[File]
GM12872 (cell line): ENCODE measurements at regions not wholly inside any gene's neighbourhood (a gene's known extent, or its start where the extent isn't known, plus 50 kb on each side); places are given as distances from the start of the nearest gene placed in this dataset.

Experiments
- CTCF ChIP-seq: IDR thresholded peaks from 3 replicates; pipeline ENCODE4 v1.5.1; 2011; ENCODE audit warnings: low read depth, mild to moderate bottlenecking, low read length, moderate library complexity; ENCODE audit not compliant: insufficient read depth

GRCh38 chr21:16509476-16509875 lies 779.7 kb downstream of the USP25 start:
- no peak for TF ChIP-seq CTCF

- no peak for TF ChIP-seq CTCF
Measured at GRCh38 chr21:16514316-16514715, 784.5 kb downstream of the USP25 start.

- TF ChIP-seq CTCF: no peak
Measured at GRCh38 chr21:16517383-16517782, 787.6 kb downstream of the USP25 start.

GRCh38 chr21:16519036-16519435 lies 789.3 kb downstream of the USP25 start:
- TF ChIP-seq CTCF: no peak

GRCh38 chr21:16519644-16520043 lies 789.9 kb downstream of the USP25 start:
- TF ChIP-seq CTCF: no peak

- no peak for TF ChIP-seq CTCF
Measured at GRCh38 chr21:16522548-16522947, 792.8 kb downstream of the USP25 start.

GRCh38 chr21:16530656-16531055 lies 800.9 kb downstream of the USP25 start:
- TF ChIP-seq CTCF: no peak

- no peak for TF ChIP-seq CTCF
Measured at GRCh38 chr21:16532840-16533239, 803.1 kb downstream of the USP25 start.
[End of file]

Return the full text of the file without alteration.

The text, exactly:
GM12872 (cell line): ENCODE measurements at regions not wholly inside any gene's neighbourhood (a gene's known extent, or its start where the extent isn't known, plus 50 kb on each side); places are given as distances from the start of the nearest gene placed in this dataset.

Experiments
- CTCF ChIP-seq: IDR thresholded peaks from 3 replicates; pipeline ENCODE4 v1.5.1; 2011; ENCODE audit warnings: low read depth, mild to moderate bottlenecking, low read length, moderate library complexity; ENCODE audit not compliant: insufficient read depth

GRCh38 chr21:16509476-16509875 lies 779.7 kb downstream of the USP25 start:
- no peak for TF ChIP-seq CTCF

- no peak for TF ChIP-seq CTCF
Measured at GRCh38 chr21:16514316-16514715, 784.5 kb downstream of the USP25 start.

- TF ChIP-seq CTCF: no peak
Measured at GRCh38 chr21:16517383-16517782, 787.6 kb downstream of the USP25 start.

GRCh38 chr21:16519036-16519435 lies 789.3 kb downstream of the USP25 start:
- TF ChIP-seq CTCF: no peak

GRCh38 chr21:16519644-16520043 lies 789.9 kb downstream of the USP25 start:
- TF ChIP-seq CTCF: no peak

- no peak for TF ChIP-seq CTCF
Measured at GRCh38 chr21:16522548-16522947, 792.8 kb downstream of the USP25 start.

GRCh38 chr21:16530656-16531055 lies 800.9 kb downstream of the USP25 start:
- TF ChIP-seq CTCF: no peak

- no peak for TF ChIP-seq CTCF
Measured at GRCh38 chr21:16532840-16533239, 803.1 kb downstream of the USP25 start.